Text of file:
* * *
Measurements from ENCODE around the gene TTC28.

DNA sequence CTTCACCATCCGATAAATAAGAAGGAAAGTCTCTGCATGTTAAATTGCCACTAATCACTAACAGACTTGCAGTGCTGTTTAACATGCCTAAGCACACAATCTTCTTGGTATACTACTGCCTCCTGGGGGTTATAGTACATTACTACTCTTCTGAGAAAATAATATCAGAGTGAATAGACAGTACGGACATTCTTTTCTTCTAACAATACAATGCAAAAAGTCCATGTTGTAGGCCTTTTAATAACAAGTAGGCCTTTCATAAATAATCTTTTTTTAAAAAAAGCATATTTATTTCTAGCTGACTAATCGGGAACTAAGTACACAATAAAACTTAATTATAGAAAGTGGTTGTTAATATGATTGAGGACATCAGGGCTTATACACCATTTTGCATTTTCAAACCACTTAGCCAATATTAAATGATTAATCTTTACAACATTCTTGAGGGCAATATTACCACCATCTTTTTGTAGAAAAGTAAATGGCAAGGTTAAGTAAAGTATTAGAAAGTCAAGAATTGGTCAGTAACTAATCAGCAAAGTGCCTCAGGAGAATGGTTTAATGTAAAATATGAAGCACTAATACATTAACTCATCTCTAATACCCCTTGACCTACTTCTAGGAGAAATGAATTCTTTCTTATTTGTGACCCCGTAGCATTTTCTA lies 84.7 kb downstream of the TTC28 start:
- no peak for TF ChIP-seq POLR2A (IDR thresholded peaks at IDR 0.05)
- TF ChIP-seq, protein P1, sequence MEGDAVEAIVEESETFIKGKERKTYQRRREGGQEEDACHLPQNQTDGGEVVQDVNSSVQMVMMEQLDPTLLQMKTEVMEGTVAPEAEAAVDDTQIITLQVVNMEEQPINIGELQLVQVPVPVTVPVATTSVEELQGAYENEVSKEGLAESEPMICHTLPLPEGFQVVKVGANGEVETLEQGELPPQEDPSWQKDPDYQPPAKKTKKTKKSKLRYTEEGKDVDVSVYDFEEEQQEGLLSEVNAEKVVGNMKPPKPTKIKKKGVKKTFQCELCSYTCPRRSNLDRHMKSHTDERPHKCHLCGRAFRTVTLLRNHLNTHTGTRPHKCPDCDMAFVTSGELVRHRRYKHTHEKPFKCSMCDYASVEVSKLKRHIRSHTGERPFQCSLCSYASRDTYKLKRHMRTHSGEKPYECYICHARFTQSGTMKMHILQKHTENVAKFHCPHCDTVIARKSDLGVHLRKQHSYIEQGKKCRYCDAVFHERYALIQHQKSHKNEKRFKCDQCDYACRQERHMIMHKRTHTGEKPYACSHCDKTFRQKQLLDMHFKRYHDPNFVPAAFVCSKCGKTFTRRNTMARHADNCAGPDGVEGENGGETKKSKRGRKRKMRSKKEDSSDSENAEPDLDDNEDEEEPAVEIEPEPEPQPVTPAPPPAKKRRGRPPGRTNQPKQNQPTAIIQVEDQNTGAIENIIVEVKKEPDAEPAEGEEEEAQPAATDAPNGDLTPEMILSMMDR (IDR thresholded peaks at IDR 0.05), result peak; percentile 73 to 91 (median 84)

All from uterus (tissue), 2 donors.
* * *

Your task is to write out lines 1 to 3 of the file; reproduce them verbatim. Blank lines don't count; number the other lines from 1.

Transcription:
Measurements from ENCODE around the gene TTC28.

DNA sequence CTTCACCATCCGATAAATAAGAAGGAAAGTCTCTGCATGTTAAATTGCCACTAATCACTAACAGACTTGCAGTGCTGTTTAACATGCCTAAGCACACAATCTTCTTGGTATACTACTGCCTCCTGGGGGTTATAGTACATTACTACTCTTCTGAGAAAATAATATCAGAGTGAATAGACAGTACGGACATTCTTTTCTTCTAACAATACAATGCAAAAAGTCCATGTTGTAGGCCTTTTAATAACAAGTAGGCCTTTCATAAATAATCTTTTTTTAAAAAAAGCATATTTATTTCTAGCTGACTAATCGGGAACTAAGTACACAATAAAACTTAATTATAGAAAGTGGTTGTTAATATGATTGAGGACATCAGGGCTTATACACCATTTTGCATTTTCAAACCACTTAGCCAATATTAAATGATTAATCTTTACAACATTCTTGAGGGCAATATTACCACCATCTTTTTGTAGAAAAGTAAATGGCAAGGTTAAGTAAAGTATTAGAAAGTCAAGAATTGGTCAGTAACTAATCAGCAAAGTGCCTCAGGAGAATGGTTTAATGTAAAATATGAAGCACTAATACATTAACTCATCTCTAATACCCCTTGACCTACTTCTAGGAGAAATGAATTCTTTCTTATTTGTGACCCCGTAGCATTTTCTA lies 84.7 kb downstream of the TTC28 start:
- no peak for TF ChIP-seq POLR2A (IDR thresholded peaks at IDR 0.05)